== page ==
Here’s ‘the biggest problem with capitalism’

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Pete Buttigieg, the mayor of South Bend, Indiana, and 2020 presidential candidate, pauses during the South By Southwest (SXSW) conference in Austin, Texas, U.S., on Saturday, March 9, 2019.


Callaghan O’Hare | Bloomberg | Getty Images

Pete Buttigieg, the mayor of South Bend, Indiana, and 2020 presidential candidate, pauses during the South By Southwest (SXSW) conference in Austin, Texas, U.S., on Saturday, March 9, 2019.

Presidential hopeful Pete Buttigieg is one of the latest Democratic candidates to eschew socialism, declaring that he is a capitalist Tuesday on MSNBC.

However, the South Bend, Indiana mayor said the United States’ system of capitalism needs to change in order to “improve our democracy.”

Buttigieg, 37, is the youngest candidate in the race for the 2020 nomination. He said “the biggest problem with capitalism right now is the way it’s become intertwined with power and is eroding our democracy.”

He recommended removing money from politics, noting that the “ever-expanding” growth of big businesses needs to be stopped from “basically taking over our government.”

Buttigieg is one of the latest Democratic candidates to embrace capitalism in a Democratic primary race that is increasingly welcoming the concept of socialism. Fellow candidates Sens. Elizabeth Warren and Kamala Harris and former congressman Beto O’Rourke have also voiced their support for capitalism.

But like other candidates, Buttigieg sees dangers in unbridled capitalism. He used Russia as an example of what capitalism looks like without democracy. He said it can quickly evolve into crony capitalism and then an oligarchy – a government controlled by a small group of wealthy business leaders and officials.

To prevent money from influencing American politics, Buttigieg suggested a possible constitutional amendment “so that we can move past whether Citizens United was decided correctly.”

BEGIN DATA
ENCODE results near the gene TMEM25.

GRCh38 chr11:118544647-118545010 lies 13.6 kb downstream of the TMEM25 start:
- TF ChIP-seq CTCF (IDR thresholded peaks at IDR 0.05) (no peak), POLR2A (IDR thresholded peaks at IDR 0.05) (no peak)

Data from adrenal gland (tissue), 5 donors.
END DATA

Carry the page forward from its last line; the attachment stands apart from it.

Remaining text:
In 2010, the Supreme Court voted in the Citizens United v. FEC case to change long-standing restrictions on political fundraising and spending. The ruling allowed businesses, nonprofits and unions unlimited spending power.

“It’s one of the reasons why we need to establish a more consistent rule of law,” Buttigieg said. “Capitalism doesn’t even work for the business community properly when you don’t have the rule of law, as well.”

He added that the next president needs to “immediately get to work” on making these changes.

Buttigieg, a Rhodes Scholar and Afghanistan War veteran was elected mayor of South Bend, Indiana in 2011 at 29-years-old, making him the country’s youngest mayor of a city that size at the time.

If he wins the Democratic nomination, he will be the first openly-gay presidential nominee by a major party.

But he has a long way to go. He is polling with less than 1 percent of the vote, falling behind fellow candidates Harris, Warren, O’Rourke and Sen. Bernie Sanders. Former Vice President Joe Biden, who has not declared whether he will run for president, leads the field at 28 percent.

Buttigieg’s office did not immediately respond to CNBC’s request for comment.



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